Arrow star goes on fighting for rhinos in Vietnam

By Vu Van Viet, Kim Thuy, Vuong Duc Anh   June 1, 2016 | 03:14 am PT
Paul Blackthorne, an American TV series star has headed to Vietnam since May 19 on a campaign to promote awareness about rhino conservation in a country which consumes up to 90 percent of rhinos poached from Africa.

Rhinos were extinct in Vietnam since 2010 and now the country has rapidly grown into the world’s largest consumer of rhino horn.

"You got some of the most incredible species in the world but you saw the last rhino in 2010, so that should be a lesson. Don’t go make them go extinct everywhere else," Paul said.

According to "Save the rhino" - an international organization that supports endangered rhinos in Africa and Asia, the rhino populations are in crisis, an insatiable demand for their horns is driving rhino poaching levels to unprecedented levels, and if this continues we are predicted to lose all our wild rhinos within the next decade.

During the last three years, more than 3,000 rhinos have been illegally slaughtered in South Africa alone. It is estimated that an average of three rhinos are killed each day. This horrific trend is not only confined to South Africa but being witnessed across the globe, threatening all five of the remaining rhino species.

Asia’s rhino horn trade appears to be linked directly with economic development and increasing levels of disposable income. Over the past decade Vietnam has experienced rapid economic growth, with demand soaring for wildlife products.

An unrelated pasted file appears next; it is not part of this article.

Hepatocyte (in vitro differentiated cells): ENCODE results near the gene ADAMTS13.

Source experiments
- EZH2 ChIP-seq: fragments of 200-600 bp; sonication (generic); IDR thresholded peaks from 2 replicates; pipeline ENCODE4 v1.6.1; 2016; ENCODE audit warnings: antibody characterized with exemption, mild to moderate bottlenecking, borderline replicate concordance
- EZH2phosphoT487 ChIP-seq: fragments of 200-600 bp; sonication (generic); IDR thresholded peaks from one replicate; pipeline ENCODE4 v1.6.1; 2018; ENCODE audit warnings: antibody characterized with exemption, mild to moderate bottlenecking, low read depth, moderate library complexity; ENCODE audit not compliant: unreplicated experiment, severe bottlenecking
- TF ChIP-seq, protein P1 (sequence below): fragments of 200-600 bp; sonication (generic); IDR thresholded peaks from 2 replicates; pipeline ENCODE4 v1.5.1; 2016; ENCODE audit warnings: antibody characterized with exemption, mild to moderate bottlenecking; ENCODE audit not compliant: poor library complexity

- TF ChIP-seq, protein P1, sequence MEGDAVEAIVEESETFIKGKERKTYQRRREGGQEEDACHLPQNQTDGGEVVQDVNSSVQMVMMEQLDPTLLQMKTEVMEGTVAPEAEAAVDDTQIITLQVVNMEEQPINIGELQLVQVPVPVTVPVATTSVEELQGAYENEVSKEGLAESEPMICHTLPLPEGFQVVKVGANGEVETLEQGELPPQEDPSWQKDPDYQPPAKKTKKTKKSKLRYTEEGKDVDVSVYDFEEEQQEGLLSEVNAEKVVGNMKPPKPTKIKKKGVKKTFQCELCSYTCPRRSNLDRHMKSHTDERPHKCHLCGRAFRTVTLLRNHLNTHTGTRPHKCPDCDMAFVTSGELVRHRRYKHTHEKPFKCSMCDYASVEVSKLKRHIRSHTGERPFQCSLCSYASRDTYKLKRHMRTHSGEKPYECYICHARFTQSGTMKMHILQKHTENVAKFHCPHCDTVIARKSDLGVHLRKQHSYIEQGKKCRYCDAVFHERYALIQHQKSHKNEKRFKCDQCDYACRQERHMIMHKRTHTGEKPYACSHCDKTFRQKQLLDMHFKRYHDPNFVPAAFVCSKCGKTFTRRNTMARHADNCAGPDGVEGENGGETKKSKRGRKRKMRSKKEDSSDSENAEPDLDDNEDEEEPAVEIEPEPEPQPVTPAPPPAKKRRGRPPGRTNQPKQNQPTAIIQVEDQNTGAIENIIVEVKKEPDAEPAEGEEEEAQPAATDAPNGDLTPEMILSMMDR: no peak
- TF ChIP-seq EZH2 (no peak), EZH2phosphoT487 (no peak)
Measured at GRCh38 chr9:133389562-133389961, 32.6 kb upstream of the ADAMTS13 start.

Paul with Vietnamese diva, Hong Nhung. Photo by James Moore.

Rhino horn is very desirable amongst the wealthy classes of Vietnam, where it is considered a symbol of power and wealth. It is also associated with business success and high social standing so in this campaign, Paul is trying to change that perception.

"We want people to perceive that rhino horn in a very different way, not a symbol of status and wealth but a symbol of extortion because people are being conned to spend $6,000 per kilogram on this stuff (the horns) when it does nothing for you. It is also a symbol of terrorism funding, lots of the poaching that takes place is to fund terrorism. It’s also a symbol of extinction because the creature has been around for 55 billion years and now in our generation, so it’s the responsibility of all of us, will be gone in 10 years currently of killing," he said.

In Western countries, rhinos do present something too, but "it’s so prevalent in Vietnam, it’s such a consumer hot spot," he added.

So far, Paul has done a lot of press, lots of television appearances, presentations and met with the government, business leaders, ambassadors, comedians and pop stars to promote the campaign in Vietnam.

The campaign is expected to last for two weeks. Paul hopes that he could come to other countries like Kenya and South Afria in an effort to save rhrinos.

Save the Rhino international is committed to addressing the source of the demand for rhino horn, and reduce consumer behaviour across Southeast Asia.

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